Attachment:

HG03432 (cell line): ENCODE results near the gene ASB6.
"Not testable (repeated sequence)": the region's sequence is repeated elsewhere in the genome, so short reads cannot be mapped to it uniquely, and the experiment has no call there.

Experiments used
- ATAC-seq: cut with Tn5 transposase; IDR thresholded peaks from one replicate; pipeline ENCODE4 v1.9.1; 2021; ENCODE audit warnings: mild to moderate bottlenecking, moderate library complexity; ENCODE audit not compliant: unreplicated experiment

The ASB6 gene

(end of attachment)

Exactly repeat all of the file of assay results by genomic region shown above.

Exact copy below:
HG03432 (cell line): ENCODE results near the gene ASB6.
"Not testable (repeated sequence)": the region's sequence is repeated elsewhere in the genome, so short reads cannot be mapped to it uniquely, and the experiment has no call there.

Experiments used
- ATAC-seq: cut with Tn5 transposase; IDR thresholded peaks from one replicate; pipeline ENCODE4 v1.9.1; 2021; ENCODE audit warnings: mild to moderate bottlenecking, moderate library complexity; ENCODE audit not compliant: unreplicated experiment

The ASB6 gene